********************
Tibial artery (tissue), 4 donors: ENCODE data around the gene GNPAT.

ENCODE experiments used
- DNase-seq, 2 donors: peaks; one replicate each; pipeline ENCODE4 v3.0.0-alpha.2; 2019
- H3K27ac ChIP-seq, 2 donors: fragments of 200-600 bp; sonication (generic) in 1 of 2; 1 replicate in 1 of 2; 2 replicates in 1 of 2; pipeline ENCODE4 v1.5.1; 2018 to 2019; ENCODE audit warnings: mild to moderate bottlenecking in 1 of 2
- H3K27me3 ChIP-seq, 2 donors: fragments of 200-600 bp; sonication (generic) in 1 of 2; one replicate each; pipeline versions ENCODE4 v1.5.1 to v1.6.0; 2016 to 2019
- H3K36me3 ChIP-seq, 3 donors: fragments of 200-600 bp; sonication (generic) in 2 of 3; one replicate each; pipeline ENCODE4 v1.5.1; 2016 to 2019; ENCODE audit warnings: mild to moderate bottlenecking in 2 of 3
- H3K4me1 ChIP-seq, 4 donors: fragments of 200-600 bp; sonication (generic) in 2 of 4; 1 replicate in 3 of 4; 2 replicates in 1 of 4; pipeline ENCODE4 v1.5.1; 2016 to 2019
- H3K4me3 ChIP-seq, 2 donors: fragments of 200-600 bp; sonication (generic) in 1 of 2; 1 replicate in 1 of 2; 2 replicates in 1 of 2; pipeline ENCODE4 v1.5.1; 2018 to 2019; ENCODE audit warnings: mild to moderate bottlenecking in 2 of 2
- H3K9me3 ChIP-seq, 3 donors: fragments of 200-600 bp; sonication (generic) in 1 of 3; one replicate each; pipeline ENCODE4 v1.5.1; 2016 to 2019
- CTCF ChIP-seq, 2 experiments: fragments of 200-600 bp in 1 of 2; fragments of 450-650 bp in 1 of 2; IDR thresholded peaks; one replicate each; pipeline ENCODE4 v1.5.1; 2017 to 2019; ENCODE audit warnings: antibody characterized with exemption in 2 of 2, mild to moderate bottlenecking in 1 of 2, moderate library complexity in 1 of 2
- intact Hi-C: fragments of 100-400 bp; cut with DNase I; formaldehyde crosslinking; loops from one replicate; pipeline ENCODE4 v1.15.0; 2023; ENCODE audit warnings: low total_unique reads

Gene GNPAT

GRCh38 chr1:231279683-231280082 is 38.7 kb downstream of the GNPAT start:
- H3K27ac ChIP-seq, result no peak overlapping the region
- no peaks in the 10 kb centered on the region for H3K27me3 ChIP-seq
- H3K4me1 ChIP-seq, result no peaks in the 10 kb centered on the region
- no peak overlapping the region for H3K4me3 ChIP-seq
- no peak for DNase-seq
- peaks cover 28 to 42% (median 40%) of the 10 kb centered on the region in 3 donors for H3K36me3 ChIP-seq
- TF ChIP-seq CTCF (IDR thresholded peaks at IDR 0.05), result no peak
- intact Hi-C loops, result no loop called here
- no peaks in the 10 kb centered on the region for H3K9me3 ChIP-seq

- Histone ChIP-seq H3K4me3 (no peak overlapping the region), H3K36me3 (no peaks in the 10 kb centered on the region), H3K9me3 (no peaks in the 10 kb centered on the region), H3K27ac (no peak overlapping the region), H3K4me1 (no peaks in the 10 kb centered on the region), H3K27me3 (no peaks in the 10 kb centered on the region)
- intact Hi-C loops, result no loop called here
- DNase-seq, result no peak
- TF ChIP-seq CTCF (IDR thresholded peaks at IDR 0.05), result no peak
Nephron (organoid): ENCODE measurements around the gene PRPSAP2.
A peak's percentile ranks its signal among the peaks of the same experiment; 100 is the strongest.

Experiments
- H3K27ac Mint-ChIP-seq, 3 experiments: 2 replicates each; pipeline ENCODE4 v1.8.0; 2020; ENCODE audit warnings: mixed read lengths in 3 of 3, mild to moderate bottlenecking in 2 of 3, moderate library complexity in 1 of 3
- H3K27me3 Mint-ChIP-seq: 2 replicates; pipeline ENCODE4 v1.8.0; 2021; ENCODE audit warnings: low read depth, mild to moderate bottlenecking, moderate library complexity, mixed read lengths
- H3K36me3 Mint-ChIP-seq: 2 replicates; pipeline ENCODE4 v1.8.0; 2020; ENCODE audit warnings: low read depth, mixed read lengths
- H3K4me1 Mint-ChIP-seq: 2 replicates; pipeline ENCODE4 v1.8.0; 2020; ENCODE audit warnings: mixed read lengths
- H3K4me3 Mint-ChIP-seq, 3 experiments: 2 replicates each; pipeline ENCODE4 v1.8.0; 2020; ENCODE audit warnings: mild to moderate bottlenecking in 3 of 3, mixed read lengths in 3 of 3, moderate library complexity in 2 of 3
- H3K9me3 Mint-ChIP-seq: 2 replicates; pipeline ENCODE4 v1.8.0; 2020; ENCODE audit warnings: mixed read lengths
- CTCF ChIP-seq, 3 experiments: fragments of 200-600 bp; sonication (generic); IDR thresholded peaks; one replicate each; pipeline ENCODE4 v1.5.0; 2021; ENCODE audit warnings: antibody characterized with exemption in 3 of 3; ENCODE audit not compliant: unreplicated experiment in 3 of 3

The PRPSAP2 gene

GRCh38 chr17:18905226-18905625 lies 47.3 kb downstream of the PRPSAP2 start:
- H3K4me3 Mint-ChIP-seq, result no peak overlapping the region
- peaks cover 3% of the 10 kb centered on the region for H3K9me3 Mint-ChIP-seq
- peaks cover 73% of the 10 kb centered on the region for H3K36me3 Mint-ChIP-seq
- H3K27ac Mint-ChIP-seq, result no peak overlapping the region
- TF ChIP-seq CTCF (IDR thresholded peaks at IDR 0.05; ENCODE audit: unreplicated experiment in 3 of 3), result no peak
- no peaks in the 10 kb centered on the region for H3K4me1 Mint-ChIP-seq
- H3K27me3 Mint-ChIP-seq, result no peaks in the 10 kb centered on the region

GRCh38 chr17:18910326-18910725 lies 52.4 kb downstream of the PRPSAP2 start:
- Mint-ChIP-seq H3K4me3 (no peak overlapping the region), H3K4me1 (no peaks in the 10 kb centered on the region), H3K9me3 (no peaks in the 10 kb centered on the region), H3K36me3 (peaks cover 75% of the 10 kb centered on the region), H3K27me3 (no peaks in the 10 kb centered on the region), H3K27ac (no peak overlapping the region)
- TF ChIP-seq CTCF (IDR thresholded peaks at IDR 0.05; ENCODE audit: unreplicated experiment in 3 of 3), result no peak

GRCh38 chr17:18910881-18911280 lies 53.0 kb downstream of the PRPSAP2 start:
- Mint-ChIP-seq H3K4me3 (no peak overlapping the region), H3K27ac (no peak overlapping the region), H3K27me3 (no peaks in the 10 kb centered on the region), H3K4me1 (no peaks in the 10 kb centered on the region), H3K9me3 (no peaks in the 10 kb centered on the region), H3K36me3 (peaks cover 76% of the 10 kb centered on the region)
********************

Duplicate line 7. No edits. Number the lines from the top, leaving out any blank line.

- H3K4me1 ChIP-seq, 4 donors: fragments of 200-600 bp; sonication (generic) in 2 of 4; 1 replicate in 3 of 4; 2 replicates in 1 of 4; pipeline ENCODE4 v1.5.1; 2016 to 2019